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Foreign governments got research bargains, auditors say Universities were overbilling the U.S. at the same time, according to federal auditors.


WASHINGTON -- Several prominent universities -- including Johns Hopkins University -- conducted research for foreign governments at bargain prices at the same time they were overbilling U.S. taxpayers for research costs, according to federal auditors.

Auditors also told a congressional hearing yesterday that research abuses uncovered last year at Stanford University were repeated at dozens of major universities under investigation. They say Stanford owes taxpayers $231 million for research costs that it improperly billed the government.

"While the magnitude of unallowable charges at each school may vary, the problem of unallowable costs being charged to the government is systemic," Dexter Peach, assistant comptroller general at the General Accounting Office, said at the hearing.

Three schools conducting research for foreign governments ranging from Egypt to Canada -- Hopkins, Duke University and the University of Pittsburgh -- charged the nations little or none of the indirect costs associated with conducting research.

Earlier, federal auditors said Stanford chose not to charge Japan for research-related costs, although it was billing the U.S. government for such questionable expenses as a 72-foot yacht and an antique commode. The school has already reimbursed the government $1.2 million for some of these expenses.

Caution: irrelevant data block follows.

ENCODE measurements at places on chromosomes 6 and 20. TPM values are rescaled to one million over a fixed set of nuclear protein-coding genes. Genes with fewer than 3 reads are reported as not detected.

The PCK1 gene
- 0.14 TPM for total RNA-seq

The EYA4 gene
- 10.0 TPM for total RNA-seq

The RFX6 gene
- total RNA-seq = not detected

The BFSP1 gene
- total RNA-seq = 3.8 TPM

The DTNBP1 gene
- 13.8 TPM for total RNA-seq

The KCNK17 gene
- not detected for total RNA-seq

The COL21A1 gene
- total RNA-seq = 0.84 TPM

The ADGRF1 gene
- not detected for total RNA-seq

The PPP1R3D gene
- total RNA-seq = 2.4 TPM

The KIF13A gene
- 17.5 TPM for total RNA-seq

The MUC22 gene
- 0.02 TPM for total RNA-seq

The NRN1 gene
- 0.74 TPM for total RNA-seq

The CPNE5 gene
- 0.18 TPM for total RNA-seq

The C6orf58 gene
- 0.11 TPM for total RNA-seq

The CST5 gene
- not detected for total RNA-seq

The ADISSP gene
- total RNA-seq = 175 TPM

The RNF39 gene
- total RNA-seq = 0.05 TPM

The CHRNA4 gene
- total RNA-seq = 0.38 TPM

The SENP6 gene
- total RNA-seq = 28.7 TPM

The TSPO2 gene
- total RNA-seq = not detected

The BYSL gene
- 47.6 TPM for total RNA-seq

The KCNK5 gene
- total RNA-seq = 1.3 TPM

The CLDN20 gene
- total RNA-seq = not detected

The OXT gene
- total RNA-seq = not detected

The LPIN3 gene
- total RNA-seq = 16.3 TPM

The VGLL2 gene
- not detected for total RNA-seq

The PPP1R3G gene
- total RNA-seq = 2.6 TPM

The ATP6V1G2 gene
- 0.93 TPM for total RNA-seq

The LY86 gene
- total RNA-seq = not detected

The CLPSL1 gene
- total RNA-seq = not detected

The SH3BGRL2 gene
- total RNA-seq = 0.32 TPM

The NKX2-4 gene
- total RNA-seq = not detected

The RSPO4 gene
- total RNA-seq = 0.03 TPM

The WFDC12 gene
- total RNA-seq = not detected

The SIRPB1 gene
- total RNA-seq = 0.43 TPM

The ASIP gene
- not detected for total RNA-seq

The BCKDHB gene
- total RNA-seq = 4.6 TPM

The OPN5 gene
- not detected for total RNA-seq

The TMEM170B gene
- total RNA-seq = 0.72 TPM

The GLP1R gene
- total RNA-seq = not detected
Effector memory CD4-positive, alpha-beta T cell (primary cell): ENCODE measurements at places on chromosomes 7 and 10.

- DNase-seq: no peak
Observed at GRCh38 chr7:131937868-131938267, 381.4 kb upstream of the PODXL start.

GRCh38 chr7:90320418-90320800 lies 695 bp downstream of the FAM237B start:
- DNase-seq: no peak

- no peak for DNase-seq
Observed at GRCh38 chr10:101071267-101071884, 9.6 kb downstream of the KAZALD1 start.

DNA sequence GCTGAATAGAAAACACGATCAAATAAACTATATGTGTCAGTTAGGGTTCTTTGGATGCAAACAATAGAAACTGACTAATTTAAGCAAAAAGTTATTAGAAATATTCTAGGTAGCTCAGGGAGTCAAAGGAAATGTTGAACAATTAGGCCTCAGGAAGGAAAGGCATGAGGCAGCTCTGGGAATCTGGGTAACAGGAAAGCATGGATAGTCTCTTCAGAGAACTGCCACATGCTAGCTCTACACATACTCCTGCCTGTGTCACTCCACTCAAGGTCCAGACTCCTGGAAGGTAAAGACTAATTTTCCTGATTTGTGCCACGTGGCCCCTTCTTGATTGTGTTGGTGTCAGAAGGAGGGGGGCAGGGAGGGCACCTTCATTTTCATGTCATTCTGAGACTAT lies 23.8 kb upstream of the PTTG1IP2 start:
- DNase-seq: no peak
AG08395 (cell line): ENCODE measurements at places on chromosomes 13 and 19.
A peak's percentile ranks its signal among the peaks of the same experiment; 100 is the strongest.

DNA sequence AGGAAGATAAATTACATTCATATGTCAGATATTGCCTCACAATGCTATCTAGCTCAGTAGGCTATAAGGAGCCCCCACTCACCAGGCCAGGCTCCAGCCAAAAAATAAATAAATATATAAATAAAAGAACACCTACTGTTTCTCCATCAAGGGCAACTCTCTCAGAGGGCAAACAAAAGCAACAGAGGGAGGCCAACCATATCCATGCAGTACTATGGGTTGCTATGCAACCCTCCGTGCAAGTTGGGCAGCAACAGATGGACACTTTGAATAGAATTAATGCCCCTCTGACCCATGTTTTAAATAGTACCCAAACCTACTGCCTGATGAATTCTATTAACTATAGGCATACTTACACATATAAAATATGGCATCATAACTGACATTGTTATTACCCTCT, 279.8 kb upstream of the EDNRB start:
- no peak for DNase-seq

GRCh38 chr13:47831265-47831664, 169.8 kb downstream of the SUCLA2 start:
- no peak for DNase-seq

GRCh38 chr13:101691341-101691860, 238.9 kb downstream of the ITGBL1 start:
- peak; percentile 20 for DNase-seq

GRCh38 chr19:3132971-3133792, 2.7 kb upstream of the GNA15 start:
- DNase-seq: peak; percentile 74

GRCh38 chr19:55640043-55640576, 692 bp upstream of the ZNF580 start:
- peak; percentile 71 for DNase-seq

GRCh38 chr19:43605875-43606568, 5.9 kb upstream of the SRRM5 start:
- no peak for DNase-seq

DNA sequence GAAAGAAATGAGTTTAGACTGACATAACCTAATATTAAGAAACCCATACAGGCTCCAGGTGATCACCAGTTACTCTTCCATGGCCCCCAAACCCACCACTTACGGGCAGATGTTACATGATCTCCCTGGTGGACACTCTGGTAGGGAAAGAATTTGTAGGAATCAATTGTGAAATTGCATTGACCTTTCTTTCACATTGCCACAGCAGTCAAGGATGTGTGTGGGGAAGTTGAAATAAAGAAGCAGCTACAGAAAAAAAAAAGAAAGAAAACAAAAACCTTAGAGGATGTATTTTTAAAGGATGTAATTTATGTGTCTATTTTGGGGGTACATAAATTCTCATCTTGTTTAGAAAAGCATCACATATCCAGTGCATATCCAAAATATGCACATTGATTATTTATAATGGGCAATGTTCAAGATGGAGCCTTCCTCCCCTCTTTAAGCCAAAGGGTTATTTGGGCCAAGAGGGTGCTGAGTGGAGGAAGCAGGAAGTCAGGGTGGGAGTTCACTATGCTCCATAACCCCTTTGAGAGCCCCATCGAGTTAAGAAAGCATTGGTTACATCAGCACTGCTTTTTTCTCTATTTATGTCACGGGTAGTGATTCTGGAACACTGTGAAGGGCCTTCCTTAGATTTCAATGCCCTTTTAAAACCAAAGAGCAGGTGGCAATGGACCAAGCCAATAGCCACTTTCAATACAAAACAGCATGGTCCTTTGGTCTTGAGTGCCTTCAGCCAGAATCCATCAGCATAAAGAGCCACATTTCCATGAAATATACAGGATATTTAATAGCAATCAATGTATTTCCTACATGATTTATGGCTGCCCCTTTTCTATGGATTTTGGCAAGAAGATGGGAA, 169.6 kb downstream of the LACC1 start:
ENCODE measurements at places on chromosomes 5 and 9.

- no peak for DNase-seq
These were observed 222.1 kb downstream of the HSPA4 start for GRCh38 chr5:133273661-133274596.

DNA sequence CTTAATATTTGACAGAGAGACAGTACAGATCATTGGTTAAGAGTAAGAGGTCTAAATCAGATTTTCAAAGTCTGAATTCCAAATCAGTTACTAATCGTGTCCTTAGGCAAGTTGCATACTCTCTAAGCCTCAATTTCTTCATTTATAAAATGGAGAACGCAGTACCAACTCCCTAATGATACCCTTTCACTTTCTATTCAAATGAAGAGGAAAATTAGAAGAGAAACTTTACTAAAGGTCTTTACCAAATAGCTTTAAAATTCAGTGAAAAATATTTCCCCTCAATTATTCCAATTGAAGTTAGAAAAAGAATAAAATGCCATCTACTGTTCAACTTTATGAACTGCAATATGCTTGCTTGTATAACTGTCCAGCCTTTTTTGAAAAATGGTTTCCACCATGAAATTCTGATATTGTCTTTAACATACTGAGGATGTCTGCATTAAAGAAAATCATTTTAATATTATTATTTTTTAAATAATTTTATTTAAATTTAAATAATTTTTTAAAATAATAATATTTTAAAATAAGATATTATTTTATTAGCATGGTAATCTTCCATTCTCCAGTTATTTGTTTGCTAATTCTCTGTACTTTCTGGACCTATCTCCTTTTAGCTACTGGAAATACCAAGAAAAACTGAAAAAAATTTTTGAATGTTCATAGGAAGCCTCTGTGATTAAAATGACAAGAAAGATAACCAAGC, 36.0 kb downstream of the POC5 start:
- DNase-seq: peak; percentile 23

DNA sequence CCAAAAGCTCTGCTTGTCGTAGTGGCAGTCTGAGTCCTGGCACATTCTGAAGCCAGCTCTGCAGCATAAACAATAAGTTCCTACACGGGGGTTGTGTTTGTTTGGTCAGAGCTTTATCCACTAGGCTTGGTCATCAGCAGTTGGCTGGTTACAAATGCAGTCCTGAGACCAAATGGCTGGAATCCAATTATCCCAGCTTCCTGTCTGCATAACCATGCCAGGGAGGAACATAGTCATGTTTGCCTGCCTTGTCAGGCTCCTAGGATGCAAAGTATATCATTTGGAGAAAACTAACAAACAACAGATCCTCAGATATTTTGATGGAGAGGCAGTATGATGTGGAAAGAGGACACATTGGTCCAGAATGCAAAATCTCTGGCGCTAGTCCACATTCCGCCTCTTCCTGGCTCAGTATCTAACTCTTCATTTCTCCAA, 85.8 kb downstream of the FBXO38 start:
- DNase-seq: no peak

"We are curious why these universities negotiate for top dollar plus some when dealing with the American taxpayers, but give preferential treatment to foreign governments and other people," said Rep. John Dingell, D-Mich.

Moreover, Mr. Dingell, whose House subcommittee on oversight and investigations spearheaded the research fraud investigation, charged that the federal government invited abuse by failing to properly oversee the research universities.

As part of its grants to schools, the federal government pays direct costs, such as salaries of researchers and indirect costs, such as research assistants, laboratories and libraries. In a complicated process, colleges negotiate indirect costs based on a percentage of the amount of their federal research grants.

Stanford spokesman Larry Horton said the hearings showed Stanford was not alone in the way it billed the government for research costs over the years.

"The issues that were noted at Stanford in terms of unallowable costs . . . were issues of concern to other universities," he said. "It was a systemic problem."

The hearing disclosed these new details of prestigious universities overbilling the government:

* Carnegie Mellon charged taxpayers $44,000 for summer study in Egypt and Turkey, including a cruise on the Nile River.

* Syracuse University charged the government $11,295 for a St. Patrick's Day party.

* Pennsylvania State University charged taxpayers $15,000 for billboards promoting the school in the Hershey Amusement Park.

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